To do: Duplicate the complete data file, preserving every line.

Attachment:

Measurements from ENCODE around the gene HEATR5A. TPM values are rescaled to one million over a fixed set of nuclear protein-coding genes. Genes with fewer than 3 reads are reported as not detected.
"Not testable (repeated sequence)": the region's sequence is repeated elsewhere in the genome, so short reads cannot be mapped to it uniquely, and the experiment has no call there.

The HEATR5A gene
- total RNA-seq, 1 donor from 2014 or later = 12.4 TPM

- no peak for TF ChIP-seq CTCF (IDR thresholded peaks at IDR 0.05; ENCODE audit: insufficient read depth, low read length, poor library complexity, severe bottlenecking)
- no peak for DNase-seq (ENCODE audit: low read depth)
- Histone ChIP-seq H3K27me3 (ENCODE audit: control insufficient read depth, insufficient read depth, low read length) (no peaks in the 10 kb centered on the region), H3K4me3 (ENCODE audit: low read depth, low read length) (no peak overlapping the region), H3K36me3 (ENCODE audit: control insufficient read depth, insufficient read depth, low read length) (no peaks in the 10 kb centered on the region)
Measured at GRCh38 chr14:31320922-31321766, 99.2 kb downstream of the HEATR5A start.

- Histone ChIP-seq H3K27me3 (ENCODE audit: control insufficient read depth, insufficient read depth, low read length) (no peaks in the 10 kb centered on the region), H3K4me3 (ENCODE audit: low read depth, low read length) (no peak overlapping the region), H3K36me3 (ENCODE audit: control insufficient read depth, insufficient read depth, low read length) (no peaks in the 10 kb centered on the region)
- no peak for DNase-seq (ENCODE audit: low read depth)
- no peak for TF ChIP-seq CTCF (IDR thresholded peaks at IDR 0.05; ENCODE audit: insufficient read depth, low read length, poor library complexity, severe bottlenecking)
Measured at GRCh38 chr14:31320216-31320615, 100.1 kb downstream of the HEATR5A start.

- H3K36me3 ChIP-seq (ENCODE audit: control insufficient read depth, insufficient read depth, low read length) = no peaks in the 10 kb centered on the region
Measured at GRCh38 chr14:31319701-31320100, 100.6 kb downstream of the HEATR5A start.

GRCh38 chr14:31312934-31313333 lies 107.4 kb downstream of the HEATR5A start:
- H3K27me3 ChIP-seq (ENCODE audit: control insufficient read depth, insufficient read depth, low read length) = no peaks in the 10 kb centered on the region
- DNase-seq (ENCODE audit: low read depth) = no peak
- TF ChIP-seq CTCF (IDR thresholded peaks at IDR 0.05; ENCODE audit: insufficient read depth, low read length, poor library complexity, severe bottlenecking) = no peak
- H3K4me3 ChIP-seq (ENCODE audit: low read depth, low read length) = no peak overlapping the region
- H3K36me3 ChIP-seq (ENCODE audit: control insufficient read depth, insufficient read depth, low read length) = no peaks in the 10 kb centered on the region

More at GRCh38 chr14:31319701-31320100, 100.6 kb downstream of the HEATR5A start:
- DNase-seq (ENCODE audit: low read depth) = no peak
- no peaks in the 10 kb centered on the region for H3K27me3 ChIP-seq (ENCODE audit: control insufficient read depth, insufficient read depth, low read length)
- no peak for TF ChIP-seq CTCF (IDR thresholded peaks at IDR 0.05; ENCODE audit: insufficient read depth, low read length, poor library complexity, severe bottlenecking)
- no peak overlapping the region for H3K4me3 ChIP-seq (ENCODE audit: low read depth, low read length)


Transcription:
Measurements from ENCODE around the gene HEATR5A. TPM values are rescaled to one million over a fixed set of nuclear protein-coding genes. Genes with fewer than 3 reads are reported as not detected.
"Not testable (repeated sequence)": the region's sequence is repeated elsewhere in the genome, so short reads cannot be mapped to it uniquely, and the experiment has no call there.

The HEATR5A gene
- total RNA-seq, 1 donor from 2014 or later = 12.4 TPM

- no peak for TF ChIP-seq CTCF (IDR thresholded peaks at IDR 0.05; ENCODE audit: insufficient read depth, low read length, poor library complexity, severe bottlenecking)
- no peak for DNase-seq (ENCODE audit: low read depth)
- Histone ChIP-seq H3K27me3 (ENCODE audit: control insufficient read depth, insufficient read depth, low read length) (no peaks in the 10 kb centered on the region), H3K4me3 (ENCODE audit: low read depth, low read length) (no peak overlapping the region), H3K36me3 (ENCODE audit: control insufficient read depth, insufficient read depth, low read length) (no peaks in the 10 kb centered on the region)
Measured at GRCh38 chr14:31320922-31321766, 99.2 kb downstream of the HEATR5A start.

- Histone ChIP-seq H3K27me3 (ENCODE audit: control insufficient read depth, insufficient read depth, low read length) (no peaks in the 10 kb centered on the region), H3K4me3 (ENCODE audit: low read depth, low read length) (no peak overlapping the region), H3K36me3 (ENCODE audit: control insufficient read depth, insufficient read depth, low read length) (no peaks in the 10 kb centered on the region)
- no peak for DNase-seq (ENCODE audit: low read depth)
- no peak for TF ChIP-seq CTCF (IDR thresholded peaks at IDR 0.05; ENCODE audit: insufficient read depth, low read length, poor library complexity, severe bottlenecking)
Measured at GRCh38 chr14:31320216-31320615, 100.1 kb downstream of the HEATR5A start.

- H3K36me3 ChIP-seq (ENCODE audit: control insufficient read depth, insufficient read depth, low read length) = no peaks in the 10 kb centered on the region
Measured at GRCh38 chr14:31319701-31320100, 100.6 kb downstream of the HEATR5A start.

GRCh38 chr14:31312934-31313333 lies 107.4 kb downstream of the HEATR5A start:
- H3K27me3 ChIP-seq (ENCODE audit: control insufficient read depth, insufficient read depth, low read length) = no peaks in the 10 kb centered on the region
- DNase-seq (ENCODE audit: low read depth) = no peak
- TF ChIP-seq CTCF (IDR thresholded peaks at IDR 0.05; ENCODE audit: insufficient read depth, low read length, poor library complexity, severe bottlenecking) = no peak
- H3K4me3 ChIP-seq (ENCODE audit: low read depth, low read length) = no peak overlapping the region
- H3K36me3 ChIP-seq (ENCODE audit: control insufficient read depth, insufficient read depth, low read length) = no peaks in the 10 kb centered on the region

More at GRCh38 chr14:31319701-31320100, 100.6 kb downstream of the HEATR5A start:
- DNase-seq (ENCODE audit: low read depth) = no peak
- no peaks in the 10 kb centered on the region for H3K27me3 ChIP-seq (ENCODE audit: control insufficient read depth, insufficient read depth, low read length)
- no peak for TF ChIP-seq CTCF (IDR thresholded peaks at IDR 0.05; ENCODE audit: insufficient read depth, low read length, poor library complexity, severe bottlenecking)
- no peak overlapping the region for H3K4me3 ChIP-seq (ENCODE audit: low read depth, low read length)